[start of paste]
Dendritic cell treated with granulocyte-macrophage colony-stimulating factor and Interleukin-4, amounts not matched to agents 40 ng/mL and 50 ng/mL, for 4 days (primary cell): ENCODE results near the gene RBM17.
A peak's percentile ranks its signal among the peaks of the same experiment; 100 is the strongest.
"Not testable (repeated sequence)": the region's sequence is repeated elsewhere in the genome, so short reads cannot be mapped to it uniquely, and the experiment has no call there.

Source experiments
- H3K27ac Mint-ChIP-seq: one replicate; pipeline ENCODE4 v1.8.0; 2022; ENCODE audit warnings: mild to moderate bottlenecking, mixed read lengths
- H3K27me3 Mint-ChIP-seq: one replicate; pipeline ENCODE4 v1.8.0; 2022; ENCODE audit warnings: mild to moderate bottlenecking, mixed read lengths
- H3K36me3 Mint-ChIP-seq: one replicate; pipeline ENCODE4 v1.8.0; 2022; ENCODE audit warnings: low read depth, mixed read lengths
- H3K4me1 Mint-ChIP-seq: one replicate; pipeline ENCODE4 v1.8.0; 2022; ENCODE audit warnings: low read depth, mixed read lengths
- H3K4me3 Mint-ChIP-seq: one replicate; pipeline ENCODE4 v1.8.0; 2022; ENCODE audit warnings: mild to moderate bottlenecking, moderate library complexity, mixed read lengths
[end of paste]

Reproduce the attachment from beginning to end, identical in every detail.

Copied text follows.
Dendritic cell treated with granulocyte-macrophage colony-stimulating factor and Interleukin-4, amounts not matched to agents 40 ng/mL and 50 ng/mL, for 4 days (primary cell): ENCODE results near the gene RBM17.
A peak's percentile ranks its signal among the peaks of the same experiment; 100 is the strongest.
"Not testable (repeated sequence)": the region's sequence is repeated elsewhere in the genome, so short reads cannot be mapped to it uniquely, and the experiment has no call there.

Source experiments
- H3K27ac Mint-ChIP-seq: one replicate; pipeline ENCODE4 v1.8.0; 2022; ENCODE audit warnings: mild to moderate bottlenecking, mixed read lengths
- H3K27me3 Mint-ChIP-seq: one replicate; pipeline ENCODE4 v1.8.0; 2022; ENCODE audit warnings: mild to moderate bottlenecking, mixed read lengths
- H3K36me3 Mint-ChIP-seq: one replicate; pipeline ENCODE4 v1.8.0; 2022; ENCODE audit warnings: low read depth, mixed read lengths
- H3K4me1 Mint-ChIP-seq: one replicate; pipeline ENCODE4 v1.8.0; 2022; ENCODE audit warnings: low read depth, mixed read lengths
- H3K4me3 Mint-ChIP-seq: one replicate; pipeline ENCODE4 v1.8.0; 2022; ENCODE audit warnings: mild to moderate bottlenecking, moderate library complexity, mixed read lengths